Anti-Flag/Gramercy Theatre/February 5, 2015
Vocalist/guitarist Justin Sane and drummer Pat Thetic started Anti-Flag as an anarchistic punk rock band in 1988 in Pittsburgh, Pennsylvania, but disbanded after just one performance in 1989. A second try in 1993 proved more successful. Since then, the band has recorded nine studio albums and participated in countless political actions and causes. A half hour prior to the band’s performance at the Gramercy Theatre, Anti-Flag introduced and interviewed a panel of representatives from Amnesty International. Together, the band and speakers encouraged the audience to engage in human rights awareness and activism. When Anti-Flag moved to music, the band protested war, fascism and American foreign policy, and touted class struggle and rebellion. The band started by performing all 14 songs of its fourth album, 2003’s The Terror State. This string of politically charged songs featured titles including “You Can Kill The Protester, But You Can’t Kill The Protest,” “When You Don’t Control Your Government, People Want To Kill You,” “Wake Up!,” “Tearing Down The Borders,” “Death Of A Nation,” “Operation Iraqi Liberation (O.I.L.),” and “One People, One Struggle,” where band and audience in unison chanted, “The people united will never be defeated.” After The Terror State, Anti-Flag performed 10 more songs. It was Occupy Wall Street with banging, slamming punk rock momentum and a whole lot of F-bombs. The sociopolitical message was not what generated the very active mosh pit, however; fans responded to the fast, loud and explosive blare of energetic power-pop melodies and the thrust of the anguished vocals shared by Sane and Barker. The concert ended with Thetic bringing his drum kit into the audience and vocalist/bassist Chris “Chris #2” Barker standing on his bass drum singing in the midst of a moshing crowd. If live music had the power to fuel a revolution, it would have begun with tonight’s Anti-Flag concert.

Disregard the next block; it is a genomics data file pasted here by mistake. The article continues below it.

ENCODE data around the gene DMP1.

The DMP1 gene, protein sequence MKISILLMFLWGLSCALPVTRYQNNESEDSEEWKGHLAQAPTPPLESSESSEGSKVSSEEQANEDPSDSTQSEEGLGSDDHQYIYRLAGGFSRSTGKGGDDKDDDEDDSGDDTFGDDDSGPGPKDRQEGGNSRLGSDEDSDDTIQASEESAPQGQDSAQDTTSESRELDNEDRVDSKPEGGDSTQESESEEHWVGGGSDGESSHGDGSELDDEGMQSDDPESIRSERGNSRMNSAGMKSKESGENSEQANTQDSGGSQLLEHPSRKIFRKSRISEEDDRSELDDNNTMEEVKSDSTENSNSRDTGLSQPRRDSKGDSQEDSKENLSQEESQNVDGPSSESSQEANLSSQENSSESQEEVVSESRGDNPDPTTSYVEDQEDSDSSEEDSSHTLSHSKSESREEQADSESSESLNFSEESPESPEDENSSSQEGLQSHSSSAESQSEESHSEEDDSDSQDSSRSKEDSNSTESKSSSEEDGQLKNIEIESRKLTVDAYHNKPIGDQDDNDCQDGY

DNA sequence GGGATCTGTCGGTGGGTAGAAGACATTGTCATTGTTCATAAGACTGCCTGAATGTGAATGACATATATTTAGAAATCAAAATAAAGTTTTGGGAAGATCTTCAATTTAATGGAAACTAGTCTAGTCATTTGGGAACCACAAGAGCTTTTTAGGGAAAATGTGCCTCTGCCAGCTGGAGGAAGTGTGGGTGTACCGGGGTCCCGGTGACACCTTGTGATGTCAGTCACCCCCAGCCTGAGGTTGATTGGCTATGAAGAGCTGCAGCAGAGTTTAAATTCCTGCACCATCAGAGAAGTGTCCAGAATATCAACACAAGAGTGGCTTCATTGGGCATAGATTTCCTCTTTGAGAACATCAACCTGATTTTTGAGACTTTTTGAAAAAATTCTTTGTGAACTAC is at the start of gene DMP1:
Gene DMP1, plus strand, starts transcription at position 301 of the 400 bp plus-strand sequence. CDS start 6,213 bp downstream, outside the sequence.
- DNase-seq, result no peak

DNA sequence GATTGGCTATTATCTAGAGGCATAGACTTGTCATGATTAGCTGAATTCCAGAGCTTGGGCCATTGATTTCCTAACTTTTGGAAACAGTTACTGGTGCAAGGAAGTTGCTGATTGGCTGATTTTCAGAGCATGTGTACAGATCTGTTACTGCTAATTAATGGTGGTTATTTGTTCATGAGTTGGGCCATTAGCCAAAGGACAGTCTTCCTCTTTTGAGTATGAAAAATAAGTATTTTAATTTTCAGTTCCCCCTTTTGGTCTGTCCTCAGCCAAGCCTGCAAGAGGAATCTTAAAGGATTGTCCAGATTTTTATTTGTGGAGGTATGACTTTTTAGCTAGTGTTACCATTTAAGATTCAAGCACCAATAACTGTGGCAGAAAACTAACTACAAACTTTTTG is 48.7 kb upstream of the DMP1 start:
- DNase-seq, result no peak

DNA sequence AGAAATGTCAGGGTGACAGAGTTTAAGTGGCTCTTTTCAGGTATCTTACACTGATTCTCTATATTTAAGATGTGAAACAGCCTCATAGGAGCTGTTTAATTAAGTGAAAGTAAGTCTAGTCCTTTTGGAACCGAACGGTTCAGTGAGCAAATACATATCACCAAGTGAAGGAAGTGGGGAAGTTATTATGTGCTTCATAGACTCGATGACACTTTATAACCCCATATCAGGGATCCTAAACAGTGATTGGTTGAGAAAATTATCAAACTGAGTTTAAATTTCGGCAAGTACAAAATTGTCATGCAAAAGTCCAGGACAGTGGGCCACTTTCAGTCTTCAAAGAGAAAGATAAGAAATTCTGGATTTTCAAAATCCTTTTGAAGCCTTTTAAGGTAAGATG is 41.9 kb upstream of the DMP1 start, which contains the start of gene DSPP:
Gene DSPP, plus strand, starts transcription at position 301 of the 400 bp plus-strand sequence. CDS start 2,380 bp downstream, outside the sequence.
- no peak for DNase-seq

Black Water Rising/Irving Plaza/February 5, 2015
Brooklyn-based Black Water Rising has been playing hard rock in New York area music clubs since 2006. Vocalist/guitarist Rob Traynor spent two years writing the songs that would appear on the band’s 2008 debut album. The band built a following through two albums, a video for the song “Brother Go On,” and radio play on Sirius Satellite’s Octane station. At Irving Plaza, Black Water Rising proved itself to be a contender in New York’s under-the-radar hard rock scene. Performing a brief set of eight songs (four from the debut album, two from the later album and two unreleased songs), Traynor sang his dark blue-collar lyrics with gutsy, full-throated passion. Meanwhile, the musicians polished the songs with searing guitar licks, gritty riffs and a thick anchoring bottom. Fat grooves like the powering riff in “Dance With The Devil” and “No Halos” were as heavy as metal, but with accessible melodies and bridges that amplify Black Water Rising’s radio potential. If hard rock fans are open to post-grunge grooves, Black Water Rising is poised to lead the way.